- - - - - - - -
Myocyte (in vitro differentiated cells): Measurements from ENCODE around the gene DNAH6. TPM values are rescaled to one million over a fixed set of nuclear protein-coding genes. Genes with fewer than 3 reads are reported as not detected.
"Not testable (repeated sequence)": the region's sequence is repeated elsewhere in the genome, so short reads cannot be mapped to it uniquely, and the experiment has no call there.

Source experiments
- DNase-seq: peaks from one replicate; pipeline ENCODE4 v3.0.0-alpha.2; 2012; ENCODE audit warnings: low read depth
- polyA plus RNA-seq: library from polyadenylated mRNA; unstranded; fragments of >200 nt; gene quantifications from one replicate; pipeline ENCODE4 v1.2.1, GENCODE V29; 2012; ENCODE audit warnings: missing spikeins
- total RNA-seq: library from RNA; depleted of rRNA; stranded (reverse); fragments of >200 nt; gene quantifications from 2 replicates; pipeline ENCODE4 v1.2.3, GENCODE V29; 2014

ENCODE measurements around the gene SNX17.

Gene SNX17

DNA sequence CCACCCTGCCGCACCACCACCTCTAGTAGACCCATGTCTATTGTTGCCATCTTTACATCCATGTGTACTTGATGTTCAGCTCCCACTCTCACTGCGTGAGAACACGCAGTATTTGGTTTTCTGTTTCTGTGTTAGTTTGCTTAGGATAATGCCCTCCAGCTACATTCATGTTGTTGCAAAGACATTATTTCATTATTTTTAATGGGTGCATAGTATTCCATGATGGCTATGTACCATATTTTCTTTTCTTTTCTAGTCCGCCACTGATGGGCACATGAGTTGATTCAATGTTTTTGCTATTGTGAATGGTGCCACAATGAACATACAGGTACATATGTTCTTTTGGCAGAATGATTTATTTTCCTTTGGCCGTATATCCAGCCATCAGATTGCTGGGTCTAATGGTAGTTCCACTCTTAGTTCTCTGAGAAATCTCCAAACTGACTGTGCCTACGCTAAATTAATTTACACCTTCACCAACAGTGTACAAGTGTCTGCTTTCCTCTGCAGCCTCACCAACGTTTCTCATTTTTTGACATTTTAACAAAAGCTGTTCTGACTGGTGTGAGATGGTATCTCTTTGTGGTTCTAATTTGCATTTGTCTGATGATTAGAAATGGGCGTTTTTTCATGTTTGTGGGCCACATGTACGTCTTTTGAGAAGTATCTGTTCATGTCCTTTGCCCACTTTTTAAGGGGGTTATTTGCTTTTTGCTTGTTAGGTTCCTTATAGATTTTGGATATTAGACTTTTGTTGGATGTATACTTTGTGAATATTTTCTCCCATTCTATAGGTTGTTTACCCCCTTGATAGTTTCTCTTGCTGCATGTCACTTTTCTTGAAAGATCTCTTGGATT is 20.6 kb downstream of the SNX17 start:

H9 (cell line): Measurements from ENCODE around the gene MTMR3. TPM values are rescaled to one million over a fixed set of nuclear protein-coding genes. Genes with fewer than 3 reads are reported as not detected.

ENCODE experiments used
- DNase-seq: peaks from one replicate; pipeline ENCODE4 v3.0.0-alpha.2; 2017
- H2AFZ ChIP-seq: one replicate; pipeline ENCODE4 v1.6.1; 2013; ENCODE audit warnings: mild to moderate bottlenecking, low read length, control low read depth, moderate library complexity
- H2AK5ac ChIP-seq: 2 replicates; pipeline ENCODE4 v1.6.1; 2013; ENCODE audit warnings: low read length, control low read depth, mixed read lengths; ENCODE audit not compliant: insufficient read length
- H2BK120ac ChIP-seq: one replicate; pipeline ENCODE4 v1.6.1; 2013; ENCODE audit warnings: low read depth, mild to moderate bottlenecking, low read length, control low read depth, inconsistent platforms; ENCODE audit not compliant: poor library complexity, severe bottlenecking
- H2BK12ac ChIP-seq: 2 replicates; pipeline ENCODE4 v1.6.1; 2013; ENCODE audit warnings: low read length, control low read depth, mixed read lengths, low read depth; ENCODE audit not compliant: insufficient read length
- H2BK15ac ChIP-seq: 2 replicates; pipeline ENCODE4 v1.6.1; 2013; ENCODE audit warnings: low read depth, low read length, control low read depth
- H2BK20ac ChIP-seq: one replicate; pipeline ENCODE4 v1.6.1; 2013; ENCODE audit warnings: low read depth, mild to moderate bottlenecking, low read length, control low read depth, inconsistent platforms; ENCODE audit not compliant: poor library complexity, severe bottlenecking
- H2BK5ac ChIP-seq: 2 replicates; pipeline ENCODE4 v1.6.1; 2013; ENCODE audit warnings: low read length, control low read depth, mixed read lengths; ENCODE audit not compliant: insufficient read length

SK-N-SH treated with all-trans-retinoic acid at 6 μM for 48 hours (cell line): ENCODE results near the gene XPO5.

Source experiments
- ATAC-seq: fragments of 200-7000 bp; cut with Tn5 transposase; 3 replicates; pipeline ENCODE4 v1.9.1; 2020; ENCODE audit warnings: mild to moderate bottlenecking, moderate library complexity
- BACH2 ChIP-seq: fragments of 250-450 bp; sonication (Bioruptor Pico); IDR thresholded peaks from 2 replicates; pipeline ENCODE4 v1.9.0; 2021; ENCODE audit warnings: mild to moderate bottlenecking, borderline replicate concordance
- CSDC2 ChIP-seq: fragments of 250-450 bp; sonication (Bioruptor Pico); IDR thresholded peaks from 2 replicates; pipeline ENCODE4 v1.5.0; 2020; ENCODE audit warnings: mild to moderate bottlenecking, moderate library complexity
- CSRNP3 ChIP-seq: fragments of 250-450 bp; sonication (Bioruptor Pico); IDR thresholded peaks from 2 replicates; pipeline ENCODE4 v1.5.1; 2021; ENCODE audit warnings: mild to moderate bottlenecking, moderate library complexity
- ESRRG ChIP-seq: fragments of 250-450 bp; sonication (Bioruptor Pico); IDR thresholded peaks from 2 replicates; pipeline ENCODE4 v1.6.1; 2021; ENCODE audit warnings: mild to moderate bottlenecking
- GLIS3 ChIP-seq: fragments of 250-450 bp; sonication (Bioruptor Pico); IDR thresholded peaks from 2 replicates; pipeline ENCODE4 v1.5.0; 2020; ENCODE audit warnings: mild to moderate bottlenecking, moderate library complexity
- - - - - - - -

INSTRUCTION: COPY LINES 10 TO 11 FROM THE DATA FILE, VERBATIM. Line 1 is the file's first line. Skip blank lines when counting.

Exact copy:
H9 (cell line): Measurements from ENCODE around the gene MTMR3. TPM values are rescaled to one million over a fixed set of nuclear protein-coding genes. Genes with fewer than 3 reads are reported as not detected.

ENCODE experiments used